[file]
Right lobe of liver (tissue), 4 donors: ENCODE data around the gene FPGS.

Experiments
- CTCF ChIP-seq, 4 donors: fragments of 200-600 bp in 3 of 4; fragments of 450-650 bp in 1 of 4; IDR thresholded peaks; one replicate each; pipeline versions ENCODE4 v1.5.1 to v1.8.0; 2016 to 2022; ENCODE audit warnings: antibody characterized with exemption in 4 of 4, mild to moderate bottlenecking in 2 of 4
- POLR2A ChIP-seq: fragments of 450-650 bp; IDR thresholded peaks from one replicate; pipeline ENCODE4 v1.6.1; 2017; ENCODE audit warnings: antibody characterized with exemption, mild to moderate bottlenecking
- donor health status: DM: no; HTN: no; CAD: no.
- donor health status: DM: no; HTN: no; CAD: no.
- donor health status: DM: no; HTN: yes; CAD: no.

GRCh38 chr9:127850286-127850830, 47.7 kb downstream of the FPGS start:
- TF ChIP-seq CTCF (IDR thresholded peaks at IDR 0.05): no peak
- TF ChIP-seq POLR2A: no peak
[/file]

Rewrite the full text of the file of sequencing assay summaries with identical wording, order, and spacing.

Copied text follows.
Right lobe of liver (tissue), 4 donors: ENCODE data around the gene FPGS.

Experiments
- CTCF ChIP-seq, 4 donors: fragments of 200-600 bp in 3 of 4; fragments of 450-650 bp in 1 of 4; IDR thresholded peaks; one replicate each; pipeline versions ENCODE4 v1.5.1 to v1.8.0; 2016 to 2022; ENCODE audit warnings: antibody characterized with exemption in 4 of 4, mild to moderate bottlenecking in 2 of 4
- POLR2A ChIP-seq: fragments of 450-650 bp; IDR thresholded peaks from one replicate; pipeline ENCODE4 v1.6.1; 2017; ENCODE audit warnings: antibody characterized with exemption, mild to moderate bottlenecking
- donor health status: DM: no; HTN: no; CAD: no.
- donor health status: DM: no; HTN: no; CAD: no.
- donor health status: DM: no; HTN: yes; CAD: no.

GRCh38 chr9:127850286-127850830, 47.7 kb downstream of the FPGS start:
- TF ChIP-seq CTCF (IDR thresholded peaks at IDR 0.05): no peak
- TF ChIP-seq POLR2A: no peak